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Next Meet

"Wild Camping"

1st - 3rd March 2013

Next Social

AGM. Portland D136.
map

Thursday 14th March
8.00 pm

If you don't want this for a time, please comment it-Fabian !Next Ice Climb

Manchester Indoor Ice Wall
Friday 1st December at 8:30am

If you don't want this for a time, please comment it-Fabian !Next Climb

Individual Kit

These are the items of kit that you need to bring along for an MPS meet. Items in bold you MUST have! Don't forget that in winter you will need more clothes (because it's colder!!). More detail is given below the table. If in doubt then just ask.

 Sleep Mat (Some Meets) Sleeping Bag Toilitries Towel Survival Bag
 Gloves (and spares) Gaiters Goggles Walking Boots Walking Socks
 Thermal Layers Thermal Bottoms Fleece (or warm jumper) Waterproof Overtrousers Waterproof Jacket
 Balaclava Warm Hat Head Torch Walking Trousers (no denim) Breakfasts
 Lunches Waterbottle Spare Emergency Clothes Emergency 24 hr Rations Whistle
 Flask Reading Book Camera Rucksack Waterproof Rucksack Liner
 Suncream Sunglasses Pub Clothes Money & Spare Footwear Ear Plugs

For a more detailed breakdown of the kit listed above, click here.

Sleep Mat - These are needed for some huts such as the Steall Hut and when we camp. Note that tents can be hired through the SU when camping.

Sleeping Bag - How warm your bag needs to be is a very personal thing. But bear in mind that some huts can be very cold in the depths of winter. Additional liners and clothes can be used to increased the rating of bags.

Emergency Survival Bag – The orange bag is a truly essential (and versatile) bit of kit, they are cheap (about £2!) and could save your life.

Gloves – Finding truly waterproof gloves is a real challenge, personally I dont think such a thing exists meaning aim to keep youre hande warm and damp, so it is useful to have more than one pair. I like windstopper gloves as they are dexterus (usefull for climbing), suprisingly comeftable across a wide range of condtions and light. Mitts make a good spare pair as they are really warm if a bit clumsy. Top Tip, keep youre water bottle in a spare mit in winter to stop the bottle freazing! Spare socks can be used as mitts at a push. Spare dry clothes, gloves, hat and socks should all be carried in the rucksack liner.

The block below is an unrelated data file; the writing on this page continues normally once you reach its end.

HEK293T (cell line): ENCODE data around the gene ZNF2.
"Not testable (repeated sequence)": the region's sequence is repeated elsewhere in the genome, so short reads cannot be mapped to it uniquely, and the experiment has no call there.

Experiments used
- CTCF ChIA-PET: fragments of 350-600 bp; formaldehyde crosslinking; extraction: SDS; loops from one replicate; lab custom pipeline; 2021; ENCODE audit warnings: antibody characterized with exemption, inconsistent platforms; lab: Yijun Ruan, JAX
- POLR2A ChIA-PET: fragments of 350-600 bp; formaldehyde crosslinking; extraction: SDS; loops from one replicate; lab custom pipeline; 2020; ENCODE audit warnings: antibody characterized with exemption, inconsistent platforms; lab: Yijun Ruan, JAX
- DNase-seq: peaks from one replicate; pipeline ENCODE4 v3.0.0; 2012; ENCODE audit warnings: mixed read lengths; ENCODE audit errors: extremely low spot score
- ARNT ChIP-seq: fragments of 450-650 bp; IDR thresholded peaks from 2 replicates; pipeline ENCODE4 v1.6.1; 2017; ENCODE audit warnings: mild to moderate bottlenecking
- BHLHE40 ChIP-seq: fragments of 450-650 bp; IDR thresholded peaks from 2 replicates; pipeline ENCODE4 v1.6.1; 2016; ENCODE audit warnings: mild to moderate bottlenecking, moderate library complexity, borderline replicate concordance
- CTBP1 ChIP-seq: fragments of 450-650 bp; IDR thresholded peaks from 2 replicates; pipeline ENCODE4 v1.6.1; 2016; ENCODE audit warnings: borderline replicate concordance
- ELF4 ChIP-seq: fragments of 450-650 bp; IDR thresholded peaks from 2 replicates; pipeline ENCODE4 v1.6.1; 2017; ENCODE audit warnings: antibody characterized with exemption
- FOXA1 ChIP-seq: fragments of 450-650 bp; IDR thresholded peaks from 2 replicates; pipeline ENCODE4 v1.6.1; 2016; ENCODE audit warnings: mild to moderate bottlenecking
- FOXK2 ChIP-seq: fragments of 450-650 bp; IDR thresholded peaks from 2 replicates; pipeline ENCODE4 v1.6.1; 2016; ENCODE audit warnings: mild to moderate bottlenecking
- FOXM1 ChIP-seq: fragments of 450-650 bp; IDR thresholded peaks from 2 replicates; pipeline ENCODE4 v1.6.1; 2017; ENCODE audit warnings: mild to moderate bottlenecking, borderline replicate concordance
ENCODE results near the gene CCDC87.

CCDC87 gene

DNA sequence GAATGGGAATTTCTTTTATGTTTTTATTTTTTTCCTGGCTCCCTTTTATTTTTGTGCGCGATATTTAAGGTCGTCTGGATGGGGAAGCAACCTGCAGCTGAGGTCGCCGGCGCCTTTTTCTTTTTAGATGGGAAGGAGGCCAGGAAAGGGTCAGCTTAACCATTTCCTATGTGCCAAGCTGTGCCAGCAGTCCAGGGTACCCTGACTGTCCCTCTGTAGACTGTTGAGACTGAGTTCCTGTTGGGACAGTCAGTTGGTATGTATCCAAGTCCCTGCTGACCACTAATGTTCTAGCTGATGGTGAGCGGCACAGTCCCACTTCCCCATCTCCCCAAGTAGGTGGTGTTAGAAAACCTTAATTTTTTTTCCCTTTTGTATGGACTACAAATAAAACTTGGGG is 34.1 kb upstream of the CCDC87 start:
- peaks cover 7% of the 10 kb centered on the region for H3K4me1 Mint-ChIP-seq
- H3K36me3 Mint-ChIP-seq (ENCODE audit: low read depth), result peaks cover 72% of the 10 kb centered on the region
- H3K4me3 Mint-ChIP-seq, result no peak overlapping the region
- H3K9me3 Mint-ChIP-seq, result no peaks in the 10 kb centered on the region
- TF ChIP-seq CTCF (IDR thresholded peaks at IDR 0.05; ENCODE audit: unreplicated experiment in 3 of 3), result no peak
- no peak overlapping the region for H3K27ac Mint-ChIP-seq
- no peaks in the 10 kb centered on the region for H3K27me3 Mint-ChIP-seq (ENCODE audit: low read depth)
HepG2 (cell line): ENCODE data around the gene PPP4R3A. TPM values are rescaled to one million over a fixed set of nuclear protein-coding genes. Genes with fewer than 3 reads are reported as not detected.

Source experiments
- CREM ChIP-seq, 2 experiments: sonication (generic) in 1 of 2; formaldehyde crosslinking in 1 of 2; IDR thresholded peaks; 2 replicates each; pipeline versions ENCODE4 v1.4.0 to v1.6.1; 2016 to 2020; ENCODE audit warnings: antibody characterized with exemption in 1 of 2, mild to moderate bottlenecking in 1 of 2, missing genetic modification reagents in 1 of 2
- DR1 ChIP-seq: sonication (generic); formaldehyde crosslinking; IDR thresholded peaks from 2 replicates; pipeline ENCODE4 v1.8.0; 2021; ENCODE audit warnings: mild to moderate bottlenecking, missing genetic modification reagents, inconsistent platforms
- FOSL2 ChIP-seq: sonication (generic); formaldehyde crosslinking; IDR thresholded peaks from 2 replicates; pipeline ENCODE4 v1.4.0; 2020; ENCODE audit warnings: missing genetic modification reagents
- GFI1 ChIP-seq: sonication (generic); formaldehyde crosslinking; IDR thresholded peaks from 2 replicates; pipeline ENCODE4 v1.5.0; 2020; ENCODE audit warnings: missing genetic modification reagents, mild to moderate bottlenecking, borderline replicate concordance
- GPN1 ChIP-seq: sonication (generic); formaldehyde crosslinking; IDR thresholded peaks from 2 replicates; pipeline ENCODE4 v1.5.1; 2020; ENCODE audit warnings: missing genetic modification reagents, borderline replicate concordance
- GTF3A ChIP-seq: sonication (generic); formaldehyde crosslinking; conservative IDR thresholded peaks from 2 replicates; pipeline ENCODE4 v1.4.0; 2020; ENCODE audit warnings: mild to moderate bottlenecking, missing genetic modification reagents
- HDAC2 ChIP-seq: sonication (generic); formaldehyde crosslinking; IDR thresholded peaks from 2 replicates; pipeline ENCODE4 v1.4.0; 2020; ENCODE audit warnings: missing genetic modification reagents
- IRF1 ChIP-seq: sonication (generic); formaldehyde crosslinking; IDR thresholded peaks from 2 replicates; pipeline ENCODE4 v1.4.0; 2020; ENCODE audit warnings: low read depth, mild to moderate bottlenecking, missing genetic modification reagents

Gaiters – These should be worn when using crampons. Breathable material is definitely preferable. Gaiters can take a hammering so a robust strap and buckle system is important. Crampon resistant patches can reduce the risk of sticking a crampon through and tearing them and your expensive overtrousers to shreds!

Goggles – Very useful when fighting against a blizzard, without which it feels like being sand blasted in the face!

Walking Boots – For winter use Boots should be stiff soled and suitable for use with crampons. This means having at least a B1 rated boot. A B2 boot is prefereable for Scottish winter walking, whilst climbers and Alpinists often opt for a B3. Check out the Scarpa site for more information on the system used for matching boots and crampons. Boots are crucial for comfort and saftey, a mistake can be costly and dangerus.